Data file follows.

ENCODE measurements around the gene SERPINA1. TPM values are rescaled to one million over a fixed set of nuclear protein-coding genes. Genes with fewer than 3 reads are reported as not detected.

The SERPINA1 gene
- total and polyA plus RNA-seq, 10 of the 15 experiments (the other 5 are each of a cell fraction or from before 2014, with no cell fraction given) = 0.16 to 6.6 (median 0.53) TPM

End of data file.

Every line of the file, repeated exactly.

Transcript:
ENCODE measurements around the gene SERPINA1. TPM values are rescaled to one million over a fixed set of nuclear protein-coding genes. Genes with fewer than 3 reads are reported as not detected.

The SERPINA1 gene
- total and polyA plus RNA-seq, 10 of the 15 experiments (the other 5 are each of a cell fraction or from before 2014, with no cell fraction given) = 0.16 to 6.6 (median 0.53) TPM